Financial Ratios And Their Interpretation Pdf
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Ratio analysis can be defined as the process of ascertaining the financial ratios that are used for indicating the ongoing financial performance of a company using few types of ratios such as liquidity, profitability, activity, debt, market, solvency, efficiency, and coverage ratios and few examples of such ratios are return on equity, current ratio, quick ratio, dividend payout ratio , debt-equity ratio, and so on. Ratio analysis is a process used for the calculation of financial ratios or in other words, for the purpose of evaluating the financial wellbeing of a company. The values used for the calculation of financial ratios of a company are extracted from the financial statements of that same company.
- Ratio Analysis Types
- UNIT 10 FINANCIAL STATEMENTS: ANALYSIS AND INTERPRETATION (Accounting Ratios
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- Financial Ratios and The Analysis of Marketing Policy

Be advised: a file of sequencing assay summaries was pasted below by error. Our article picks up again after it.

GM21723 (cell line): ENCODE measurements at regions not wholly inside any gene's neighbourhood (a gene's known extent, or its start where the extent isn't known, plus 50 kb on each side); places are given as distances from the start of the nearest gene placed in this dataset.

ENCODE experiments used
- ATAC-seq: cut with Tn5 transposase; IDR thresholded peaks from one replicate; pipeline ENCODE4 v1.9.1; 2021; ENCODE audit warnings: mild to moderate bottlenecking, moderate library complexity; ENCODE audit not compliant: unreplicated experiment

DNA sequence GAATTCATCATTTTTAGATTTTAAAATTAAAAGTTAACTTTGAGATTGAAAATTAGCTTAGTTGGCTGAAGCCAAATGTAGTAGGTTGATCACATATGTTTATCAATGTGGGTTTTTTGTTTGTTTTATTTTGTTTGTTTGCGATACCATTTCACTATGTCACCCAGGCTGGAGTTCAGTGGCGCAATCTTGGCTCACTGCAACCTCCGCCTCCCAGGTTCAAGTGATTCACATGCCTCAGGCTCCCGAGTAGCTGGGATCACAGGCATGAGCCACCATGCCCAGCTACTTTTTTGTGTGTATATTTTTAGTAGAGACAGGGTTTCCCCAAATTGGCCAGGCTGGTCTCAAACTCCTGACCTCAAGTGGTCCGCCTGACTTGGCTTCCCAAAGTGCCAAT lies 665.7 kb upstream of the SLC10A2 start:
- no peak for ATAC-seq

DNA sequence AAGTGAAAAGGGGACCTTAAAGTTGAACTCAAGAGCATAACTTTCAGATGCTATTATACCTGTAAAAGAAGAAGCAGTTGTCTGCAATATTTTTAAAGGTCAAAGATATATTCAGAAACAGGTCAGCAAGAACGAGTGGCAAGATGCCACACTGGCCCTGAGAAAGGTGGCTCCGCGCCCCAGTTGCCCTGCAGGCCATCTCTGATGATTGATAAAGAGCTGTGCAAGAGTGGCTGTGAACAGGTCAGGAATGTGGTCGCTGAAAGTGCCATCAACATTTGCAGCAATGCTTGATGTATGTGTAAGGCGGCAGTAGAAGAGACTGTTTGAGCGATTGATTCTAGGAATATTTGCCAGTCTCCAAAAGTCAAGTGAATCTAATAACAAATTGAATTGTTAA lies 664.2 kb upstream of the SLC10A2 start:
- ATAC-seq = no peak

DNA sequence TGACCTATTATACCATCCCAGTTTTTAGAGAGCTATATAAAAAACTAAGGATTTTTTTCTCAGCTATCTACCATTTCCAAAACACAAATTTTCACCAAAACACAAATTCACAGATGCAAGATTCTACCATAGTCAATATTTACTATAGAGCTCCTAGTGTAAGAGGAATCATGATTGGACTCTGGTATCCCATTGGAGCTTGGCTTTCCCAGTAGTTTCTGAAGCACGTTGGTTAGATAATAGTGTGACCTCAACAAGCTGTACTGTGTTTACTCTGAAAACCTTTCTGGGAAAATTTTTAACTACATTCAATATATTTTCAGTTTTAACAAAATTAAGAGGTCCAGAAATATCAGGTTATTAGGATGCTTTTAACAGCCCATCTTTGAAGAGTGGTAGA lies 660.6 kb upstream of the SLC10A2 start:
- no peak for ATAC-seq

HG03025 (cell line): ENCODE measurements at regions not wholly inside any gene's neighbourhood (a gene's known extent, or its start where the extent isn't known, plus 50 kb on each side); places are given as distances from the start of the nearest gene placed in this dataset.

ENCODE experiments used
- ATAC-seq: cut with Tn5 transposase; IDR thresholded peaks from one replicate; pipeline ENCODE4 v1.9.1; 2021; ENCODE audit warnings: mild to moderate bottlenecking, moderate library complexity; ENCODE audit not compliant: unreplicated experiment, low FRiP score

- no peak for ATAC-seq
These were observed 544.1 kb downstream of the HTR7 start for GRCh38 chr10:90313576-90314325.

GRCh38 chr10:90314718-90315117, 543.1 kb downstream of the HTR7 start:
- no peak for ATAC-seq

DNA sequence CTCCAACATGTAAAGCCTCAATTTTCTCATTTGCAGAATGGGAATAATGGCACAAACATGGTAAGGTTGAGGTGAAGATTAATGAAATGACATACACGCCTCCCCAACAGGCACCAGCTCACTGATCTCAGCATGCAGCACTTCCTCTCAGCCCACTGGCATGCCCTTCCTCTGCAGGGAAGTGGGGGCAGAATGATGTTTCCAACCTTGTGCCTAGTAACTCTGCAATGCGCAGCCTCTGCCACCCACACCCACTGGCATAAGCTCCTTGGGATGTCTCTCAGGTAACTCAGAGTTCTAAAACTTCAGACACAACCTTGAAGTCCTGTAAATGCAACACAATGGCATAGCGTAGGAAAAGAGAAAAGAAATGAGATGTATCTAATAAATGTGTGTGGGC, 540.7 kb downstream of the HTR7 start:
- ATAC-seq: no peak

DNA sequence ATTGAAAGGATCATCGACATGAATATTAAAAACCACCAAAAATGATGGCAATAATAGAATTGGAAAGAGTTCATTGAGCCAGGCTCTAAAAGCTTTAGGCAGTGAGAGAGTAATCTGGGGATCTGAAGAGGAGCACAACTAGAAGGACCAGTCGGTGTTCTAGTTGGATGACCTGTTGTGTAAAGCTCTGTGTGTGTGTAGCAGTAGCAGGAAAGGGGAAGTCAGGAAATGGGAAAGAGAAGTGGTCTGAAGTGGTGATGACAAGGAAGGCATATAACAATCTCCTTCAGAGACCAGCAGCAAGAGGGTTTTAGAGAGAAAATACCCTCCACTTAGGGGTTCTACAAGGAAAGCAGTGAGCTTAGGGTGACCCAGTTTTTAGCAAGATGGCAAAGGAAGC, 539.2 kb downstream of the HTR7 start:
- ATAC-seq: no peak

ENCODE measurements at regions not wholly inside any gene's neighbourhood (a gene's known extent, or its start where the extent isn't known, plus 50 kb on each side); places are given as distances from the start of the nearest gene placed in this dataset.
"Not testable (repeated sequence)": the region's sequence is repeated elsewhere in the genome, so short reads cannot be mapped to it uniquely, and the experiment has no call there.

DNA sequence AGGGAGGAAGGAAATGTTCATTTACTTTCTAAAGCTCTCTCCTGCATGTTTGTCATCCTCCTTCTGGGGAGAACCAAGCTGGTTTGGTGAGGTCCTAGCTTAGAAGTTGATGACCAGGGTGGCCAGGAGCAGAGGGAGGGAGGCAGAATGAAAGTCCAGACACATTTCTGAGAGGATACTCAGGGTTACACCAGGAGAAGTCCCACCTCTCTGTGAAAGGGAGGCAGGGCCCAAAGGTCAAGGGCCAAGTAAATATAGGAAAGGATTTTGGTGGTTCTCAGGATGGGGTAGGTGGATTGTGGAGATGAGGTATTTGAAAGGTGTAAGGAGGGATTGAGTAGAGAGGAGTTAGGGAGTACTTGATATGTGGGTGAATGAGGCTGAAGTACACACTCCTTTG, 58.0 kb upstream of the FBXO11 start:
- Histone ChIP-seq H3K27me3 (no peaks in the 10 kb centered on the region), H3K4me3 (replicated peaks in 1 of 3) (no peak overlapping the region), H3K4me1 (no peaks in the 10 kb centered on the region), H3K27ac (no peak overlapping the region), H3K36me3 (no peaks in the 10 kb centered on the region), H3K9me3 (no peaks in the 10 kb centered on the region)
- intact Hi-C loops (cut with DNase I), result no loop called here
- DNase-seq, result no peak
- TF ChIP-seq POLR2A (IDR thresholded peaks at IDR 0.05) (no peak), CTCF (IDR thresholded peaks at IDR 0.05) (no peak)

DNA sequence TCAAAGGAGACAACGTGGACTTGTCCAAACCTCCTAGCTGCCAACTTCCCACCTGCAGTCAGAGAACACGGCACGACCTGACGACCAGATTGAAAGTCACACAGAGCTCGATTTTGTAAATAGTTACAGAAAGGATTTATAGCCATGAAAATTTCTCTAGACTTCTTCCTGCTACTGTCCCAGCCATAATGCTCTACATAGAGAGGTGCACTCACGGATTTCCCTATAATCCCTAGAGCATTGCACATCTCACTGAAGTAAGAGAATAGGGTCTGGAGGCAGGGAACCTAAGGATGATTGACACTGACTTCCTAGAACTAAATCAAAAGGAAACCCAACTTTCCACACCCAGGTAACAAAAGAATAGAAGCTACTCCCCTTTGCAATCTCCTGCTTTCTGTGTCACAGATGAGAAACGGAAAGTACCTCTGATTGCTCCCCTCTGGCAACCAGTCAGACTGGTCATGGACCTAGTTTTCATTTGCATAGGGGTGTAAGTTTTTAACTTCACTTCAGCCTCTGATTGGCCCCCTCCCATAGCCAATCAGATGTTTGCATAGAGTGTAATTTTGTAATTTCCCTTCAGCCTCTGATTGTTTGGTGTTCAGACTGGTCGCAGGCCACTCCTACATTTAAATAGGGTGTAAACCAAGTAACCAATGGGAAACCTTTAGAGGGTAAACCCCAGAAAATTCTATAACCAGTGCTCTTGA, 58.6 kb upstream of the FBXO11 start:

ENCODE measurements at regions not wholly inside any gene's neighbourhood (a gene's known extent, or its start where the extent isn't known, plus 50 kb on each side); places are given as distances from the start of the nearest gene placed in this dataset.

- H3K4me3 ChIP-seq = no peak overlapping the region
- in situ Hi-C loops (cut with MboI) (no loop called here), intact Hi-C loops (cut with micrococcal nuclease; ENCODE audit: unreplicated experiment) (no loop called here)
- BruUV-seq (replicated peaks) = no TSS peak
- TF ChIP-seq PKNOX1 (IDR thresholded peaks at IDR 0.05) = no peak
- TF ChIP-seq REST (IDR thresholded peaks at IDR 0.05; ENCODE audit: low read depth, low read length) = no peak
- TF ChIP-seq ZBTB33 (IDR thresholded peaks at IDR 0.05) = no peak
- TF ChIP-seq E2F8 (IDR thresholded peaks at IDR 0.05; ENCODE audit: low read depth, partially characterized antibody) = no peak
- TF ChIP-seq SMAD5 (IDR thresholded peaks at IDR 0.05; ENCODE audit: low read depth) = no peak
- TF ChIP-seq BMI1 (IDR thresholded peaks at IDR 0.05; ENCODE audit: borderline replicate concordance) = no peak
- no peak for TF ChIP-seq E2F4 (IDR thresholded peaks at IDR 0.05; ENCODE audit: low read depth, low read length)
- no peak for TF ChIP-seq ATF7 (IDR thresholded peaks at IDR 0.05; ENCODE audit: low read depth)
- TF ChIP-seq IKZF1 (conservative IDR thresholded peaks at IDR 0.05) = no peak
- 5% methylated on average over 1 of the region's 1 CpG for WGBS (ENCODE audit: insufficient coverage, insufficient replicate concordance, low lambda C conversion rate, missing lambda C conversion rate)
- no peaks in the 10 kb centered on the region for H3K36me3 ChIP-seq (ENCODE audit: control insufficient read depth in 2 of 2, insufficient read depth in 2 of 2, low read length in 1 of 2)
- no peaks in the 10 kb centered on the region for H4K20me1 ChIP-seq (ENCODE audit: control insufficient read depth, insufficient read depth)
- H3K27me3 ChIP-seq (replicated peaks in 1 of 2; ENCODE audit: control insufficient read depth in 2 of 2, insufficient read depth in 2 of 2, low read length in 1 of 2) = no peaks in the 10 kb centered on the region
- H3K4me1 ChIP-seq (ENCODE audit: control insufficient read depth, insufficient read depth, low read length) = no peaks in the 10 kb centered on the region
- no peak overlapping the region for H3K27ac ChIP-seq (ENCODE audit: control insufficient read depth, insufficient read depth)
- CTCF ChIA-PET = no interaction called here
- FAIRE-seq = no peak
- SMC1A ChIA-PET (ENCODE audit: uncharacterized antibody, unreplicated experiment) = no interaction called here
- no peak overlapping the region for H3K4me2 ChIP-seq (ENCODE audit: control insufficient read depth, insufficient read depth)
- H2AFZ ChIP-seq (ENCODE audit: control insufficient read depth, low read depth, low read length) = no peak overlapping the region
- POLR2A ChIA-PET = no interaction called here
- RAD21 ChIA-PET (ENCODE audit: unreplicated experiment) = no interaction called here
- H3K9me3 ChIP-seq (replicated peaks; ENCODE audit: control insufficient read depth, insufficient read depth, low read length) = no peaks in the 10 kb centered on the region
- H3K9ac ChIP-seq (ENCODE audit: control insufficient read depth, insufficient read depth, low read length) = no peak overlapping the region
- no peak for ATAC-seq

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Ratio Analysis Types
This aspect has been discussed in detail in this unit. Profitability 2. Financial soundness Analysis and interpretation of financial statements, therefore, refers to the treatment of the information contained in the income statement and the balance sheet so as to afford full diagnosis of the profitability and the financial soundness of the business.
A distinction here can be made between the two terms-'analysis' and 'interpretation'. The term 'analysis' means the methodical classification of the data given in the financial statements. The figures given in the financial statements will not help one unless they are put in a simplified form. For example, all items relating to 'Current Assets' are put at one place, while all items relating to 'Current Liabilities' are put at another place. The term 'interpretation' means 'explaining the meaning and significance of the data so simplified'.
However, both 'analysis' and 'interpretation' are complementary to each other. Interpretation requires analysis, while analysis is useless without interpretation. Most of the authors have used the term 'analysis' to cover the meanings of both analysis and interpretation, since analysis involves interpretation.